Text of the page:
I own a 2001 Toyota Echo. When I turned on the air conditioner, the fan would run, but there was no cooling. I took it to the Toyota dealer for repair, and the problem was a bad compressor. The compressor was repaired and the a/c worked. Twelve days later, the a/c would not cool. I took it back to the dealer, and the problem was “Found clutch melted to AC compressor.” Fortunately, the repair was still under warranty, so there was no extra charge. I had never heard of the “magnetic clutch assembly” melting itself to the AC compressor.
It can happen if the mag clutch slips constantly. The mating surfaces are machined aluminum, so persistent slipping can build enough heat to melt the aluminum enough. A bad bearing on the pulley can cause that as well.
I’m kind of surprised a genuine Toyota compressor would fail so fast . . . I believe Denso is the manufacturer of the part?
Was the belt properly tensioned?
Did the new compressor come with the clutch already installed and gapped?
How they come varies, tech may have reused the old one ir not set the correct air gap. It does happen on occasion.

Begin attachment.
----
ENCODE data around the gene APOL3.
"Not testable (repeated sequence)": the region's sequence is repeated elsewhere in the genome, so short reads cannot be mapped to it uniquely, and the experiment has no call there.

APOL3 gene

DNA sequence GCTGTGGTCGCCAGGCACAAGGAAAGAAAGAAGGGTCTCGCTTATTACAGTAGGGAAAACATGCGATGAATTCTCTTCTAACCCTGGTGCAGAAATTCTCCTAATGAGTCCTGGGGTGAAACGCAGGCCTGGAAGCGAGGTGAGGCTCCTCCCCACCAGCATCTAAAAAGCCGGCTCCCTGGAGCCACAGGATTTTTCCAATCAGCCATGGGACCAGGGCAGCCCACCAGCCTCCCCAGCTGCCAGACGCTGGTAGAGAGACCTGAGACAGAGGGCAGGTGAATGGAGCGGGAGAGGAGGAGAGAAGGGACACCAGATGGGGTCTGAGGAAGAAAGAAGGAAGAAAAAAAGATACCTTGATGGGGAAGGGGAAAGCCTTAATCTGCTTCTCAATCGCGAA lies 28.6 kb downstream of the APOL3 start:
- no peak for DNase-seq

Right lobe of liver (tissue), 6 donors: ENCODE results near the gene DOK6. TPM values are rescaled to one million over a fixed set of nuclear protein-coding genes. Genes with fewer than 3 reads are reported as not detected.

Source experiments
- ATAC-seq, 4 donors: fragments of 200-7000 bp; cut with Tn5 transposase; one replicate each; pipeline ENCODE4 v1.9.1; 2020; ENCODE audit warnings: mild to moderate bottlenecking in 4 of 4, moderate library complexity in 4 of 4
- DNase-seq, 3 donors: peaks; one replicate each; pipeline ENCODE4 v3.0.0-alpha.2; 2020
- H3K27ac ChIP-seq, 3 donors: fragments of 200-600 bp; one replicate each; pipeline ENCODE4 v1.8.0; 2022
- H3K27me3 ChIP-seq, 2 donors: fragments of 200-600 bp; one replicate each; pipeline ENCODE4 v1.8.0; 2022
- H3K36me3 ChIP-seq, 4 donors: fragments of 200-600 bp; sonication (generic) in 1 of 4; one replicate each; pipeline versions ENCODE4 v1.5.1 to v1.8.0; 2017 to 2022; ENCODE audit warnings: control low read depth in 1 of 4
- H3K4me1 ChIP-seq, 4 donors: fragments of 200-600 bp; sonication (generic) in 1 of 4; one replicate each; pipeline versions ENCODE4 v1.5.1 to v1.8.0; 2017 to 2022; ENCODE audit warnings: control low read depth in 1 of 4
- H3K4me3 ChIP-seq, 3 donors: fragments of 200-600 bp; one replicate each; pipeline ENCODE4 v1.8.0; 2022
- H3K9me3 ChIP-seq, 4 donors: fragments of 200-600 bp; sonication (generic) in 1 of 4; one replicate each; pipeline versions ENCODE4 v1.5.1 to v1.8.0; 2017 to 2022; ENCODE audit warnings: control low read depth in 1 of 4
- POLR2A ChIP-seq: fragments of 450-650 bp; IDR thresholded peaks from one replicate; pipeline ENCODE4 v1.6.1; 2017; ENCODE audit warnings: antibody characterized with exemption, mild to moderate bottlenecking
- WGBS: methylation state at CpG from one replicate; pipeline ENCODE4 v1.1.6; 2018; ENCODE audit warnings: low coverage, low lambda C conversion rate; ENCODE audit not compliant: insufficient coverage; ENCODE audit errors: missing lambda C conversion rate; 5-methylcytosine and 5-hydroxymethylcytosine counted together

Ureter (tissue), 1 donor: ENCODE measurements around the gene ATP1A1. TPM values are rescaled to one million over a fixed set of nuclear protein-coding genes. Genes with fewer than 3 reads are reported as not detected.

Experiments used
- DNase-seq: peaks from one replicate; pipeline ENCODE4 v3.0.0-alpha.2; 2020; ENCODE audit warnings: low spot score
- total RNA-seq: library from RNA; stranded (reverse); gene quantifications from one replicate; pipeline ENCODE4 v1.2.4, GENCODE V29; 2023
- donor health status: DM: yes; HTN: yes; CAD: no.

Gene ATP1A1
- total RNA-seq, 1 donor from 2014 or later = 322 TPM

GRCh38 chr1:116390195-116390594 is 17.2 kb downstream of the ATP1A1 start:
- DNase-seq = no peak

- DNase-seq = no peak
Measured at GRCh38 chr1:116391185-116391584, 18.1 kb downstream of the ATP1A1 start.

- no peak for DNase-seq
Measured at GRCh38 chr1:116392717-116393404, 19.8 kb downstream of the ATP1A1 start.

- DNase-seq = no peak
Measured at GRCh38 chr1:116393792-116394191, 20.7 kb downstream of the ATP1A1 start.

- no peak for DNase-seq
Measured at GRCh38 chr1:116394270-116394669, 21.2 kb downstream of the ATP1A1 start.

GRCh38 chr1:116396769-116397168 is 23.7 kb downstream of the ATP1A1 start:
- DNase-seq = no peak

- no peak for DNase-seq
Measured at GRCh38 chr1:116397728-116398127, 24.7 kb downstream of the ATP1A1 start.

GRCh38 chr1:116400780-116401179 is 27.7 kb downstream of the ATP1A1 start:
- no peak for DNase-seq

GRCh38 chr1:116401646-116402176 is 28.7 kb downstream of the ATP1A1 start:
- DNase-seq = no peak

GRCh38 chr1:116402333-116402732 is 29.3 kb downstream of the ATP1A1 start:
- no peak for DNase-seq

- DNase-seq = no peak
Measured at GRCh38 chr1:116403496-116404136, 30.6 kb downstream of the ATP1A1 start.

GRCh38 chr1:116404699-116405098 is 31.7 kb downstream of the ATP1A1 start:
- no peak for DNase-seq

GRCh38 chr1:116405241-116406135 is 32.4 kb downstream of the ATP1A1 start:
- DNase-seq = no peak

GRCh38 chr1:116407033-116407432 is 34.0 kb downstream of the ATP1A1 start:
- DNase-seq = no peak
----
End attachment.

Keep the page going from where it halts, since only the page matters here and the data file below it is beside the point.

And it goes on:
Maybe there’s a possibility the dealer used a reman compressor from a local parts house? Rare for a dealer but it does happen.
What if the air gap was not correct (say too wide) and the system has abnormally high pressure on the high side? That could easily lead to slipping and frying the works.
No matter what compressor was used and no matter who provided it one would think the mechanic should check this as a formality before installing it. This would be especially true of a reman compressor.
One also wonders about the drier, whether the system was flushed, etc, etc.
We had a botched installation on an AC compressor. It was a new Taurus that sat on the lot too long. The dealer replaced the seals, but then the AC clutch squealed. It took them several times and always got it wrong. After I filed for a lemon law car replacement, they finally just replaced the entire compressor. It worked right after that.